We’re the first to arrive at the Midleton Distillery. Front door still locked. Not another car in the gravel parking lot. Loiter about like profligates from the local reform school until the front door opens and a young woman looks at us and then the brooding sky and says we’d better come inside before it starts to rain.

Would you be wanting a guided tour then? Sheepishly Mr. Lynch suggests we don’t bother with the guide. I know how they make whisky, says he. Just thought we’d have a quick look at the old buildings and the water wheel and maybe a taste, if we might.

Sorry, says the young woman. For insurance and all you have to go on a proper tour with a proper guiode. So a tour it is. There are dates given out and ingredients lauded: barley, is it, that’s tricked into thinking it’s spring so it sprouts and produces sugar and the flour-y bits called grist and the wort and wash before it’s converted to alcohol (now we’re getting somewhere, murmurs Mr. Lynch) and there you have it. Would you like a taste?

The breakfast nook at the Midleton Distillery.

Would we not. From behind the bar comes a tray filled with glasses of whisky. Mr. Lynch looks around. Just for the three of us? No, of course not, says the young woman. I’m not drinking. It’s just for you.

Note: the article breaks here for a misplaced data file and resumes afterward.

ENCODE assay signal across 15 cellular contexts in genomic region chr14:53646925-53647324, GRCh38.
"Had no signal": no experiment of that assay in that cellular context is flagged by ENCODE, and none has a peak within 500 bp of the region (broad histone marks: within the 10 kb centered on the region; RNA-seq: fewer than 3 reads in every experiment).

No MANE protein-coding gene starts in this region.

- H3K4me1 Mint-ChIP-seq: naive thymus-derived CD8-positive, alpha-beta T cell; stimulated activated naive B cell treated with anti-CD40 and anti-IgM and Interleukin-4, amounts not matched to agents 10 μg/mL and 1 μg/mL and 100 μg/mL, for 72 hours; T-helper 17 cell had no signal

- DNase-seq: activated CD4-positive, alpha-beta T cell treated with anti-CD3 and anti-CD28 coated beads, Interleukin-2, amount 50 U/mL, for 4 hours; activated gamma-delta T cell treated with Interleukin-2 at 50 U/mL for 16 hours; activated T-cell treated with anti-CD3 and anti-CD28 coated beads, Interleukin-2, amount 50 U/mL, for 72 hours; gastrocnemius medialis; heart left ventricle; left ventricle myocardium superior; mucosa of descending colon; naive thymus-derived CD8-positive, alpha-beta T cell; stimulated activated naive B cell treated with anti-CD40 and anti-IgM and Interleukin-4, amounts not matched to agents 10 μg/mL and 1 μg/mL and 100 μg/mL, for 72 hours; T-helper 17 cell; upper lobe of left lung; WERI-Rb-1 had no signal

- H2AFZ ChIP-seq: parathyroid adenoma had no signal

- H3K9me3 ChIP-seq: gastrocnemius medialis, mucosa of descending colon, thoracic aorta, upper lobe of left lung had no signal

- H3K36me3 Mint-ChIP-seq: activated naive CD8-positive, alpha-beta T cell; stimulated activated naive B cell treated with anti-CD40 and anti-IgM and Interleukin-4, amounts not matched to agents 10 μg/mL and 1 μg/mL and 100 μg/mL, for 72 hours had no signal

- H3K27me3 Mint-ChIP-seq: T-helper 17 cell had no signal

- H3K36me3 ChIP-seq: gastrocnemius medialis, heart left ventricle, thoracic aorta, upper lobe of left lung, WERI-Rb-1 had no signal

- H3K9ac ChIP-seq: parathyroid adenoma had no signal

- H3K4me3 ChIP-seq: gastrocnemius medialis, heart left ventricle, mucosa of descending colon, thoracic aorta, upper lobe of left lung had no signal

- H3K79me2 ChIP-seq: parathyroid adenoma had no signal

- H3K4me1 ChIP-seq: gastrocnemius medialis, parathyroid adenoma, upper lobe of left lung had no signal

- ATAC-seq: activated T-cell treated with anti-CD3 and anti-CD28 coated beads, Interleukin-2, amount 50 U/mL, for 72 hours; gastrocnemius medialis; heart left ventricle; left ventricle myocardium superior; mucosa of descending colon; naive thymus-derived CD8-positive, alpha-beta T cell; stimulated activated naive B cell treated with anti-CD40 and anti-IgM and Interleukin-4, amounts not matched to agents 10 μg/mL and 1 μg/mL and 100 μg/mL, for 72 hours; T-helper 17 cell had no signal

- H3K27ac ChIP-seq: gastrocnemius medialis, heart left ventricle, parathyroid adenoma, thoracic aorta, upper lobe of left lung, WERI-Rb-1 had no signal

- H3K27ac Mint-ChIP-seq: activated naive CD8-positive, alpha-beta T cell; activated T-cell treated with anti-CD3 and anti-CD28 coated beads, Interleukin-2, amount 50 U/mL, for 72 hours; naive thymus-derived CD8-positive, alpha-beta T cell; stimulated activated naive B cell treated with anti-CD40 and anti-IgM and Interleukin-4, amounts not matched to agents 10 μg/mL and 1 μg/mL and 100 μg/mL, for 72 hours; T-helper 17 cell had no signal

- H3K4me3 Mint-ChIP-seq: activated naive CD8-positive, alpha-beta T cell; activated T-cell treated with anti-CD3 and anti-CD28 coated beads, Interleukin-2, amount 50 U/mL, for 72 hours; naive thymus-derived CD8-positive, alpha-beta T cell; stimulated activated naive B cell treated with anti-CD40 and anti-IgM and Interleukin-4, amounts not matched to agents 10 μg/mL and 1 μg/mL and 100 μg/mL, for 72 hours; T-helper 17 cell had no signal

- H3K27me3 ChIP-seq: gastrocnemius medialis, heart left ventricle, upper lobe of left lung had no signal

Three glasses each. Seems we’re going to have a full Irish breakfast. First a whisky from Scotland, then an American bourbon, and lastly the Jameson. Good lord! What time is it then, asks Mr. Lynch. Quarter past ten, I tell him. Right-ee-oo, he says. Let’s call it brunch, he says sampling the first glass. The Scotch whisky is all smoky peety thick and the bourbon slightly sweet. The Jameson, says Mr. Lynch, seems the perfect breakfast whiskey. A little on the light side, it seems to me. Do you think so, asks Mr. Lynch. Perhaps I’d better try another dram.

The bartender refills his glass. He sips and smiles. I like it, he says. Did you know they also make Tullamore Dew and Powers here, says he. No! Do they? They do indeed. I wonder how they’d compare to the bourbon and Scottish whisky? Perhaps we should find out, says Mr. Lynch. Who’s driving this morning? I wonder. That’s right, says Mr. Lynch. I’ll just finish up this Jameson and then we’ll be off. Should I take care of your bourbon, I ask him. Absolutely, says Mr. Lynch. It would be rude to waste it. Bottoms up. Breakfast done, it’s time to move on.

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Don’t order coffee in Ireland

If you feel like a coffee in Ireland, I suggest you go to a pub and order a Guinness. Photo by David Lansing.

I am sorry to say that you cannot get decent coffee in Ireland. I’ve tried everything. The coffee served at my hotel in Dublin was so bad that on the third morning I went to the bar and ordered an espresso and then watched as the lovely young woman pulled a shot that tasted like that godawful chicory concoction they serve in the South.